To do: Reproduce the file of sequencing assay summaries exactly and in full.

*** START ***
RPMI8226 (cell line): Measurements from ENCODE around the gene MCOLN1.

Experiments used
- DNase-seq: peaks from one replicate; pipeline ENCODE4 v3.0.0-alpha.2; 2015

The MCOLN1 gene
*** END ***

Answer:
RPMI8226 (cell line): Measurements from ENCODE around the gene MCOLN1.

Experiments used
- DNase-seq: peaks from one replicate; pipeline ENCODE4 v3.0.0-alpha.2; 2015

The MCOLN1 gene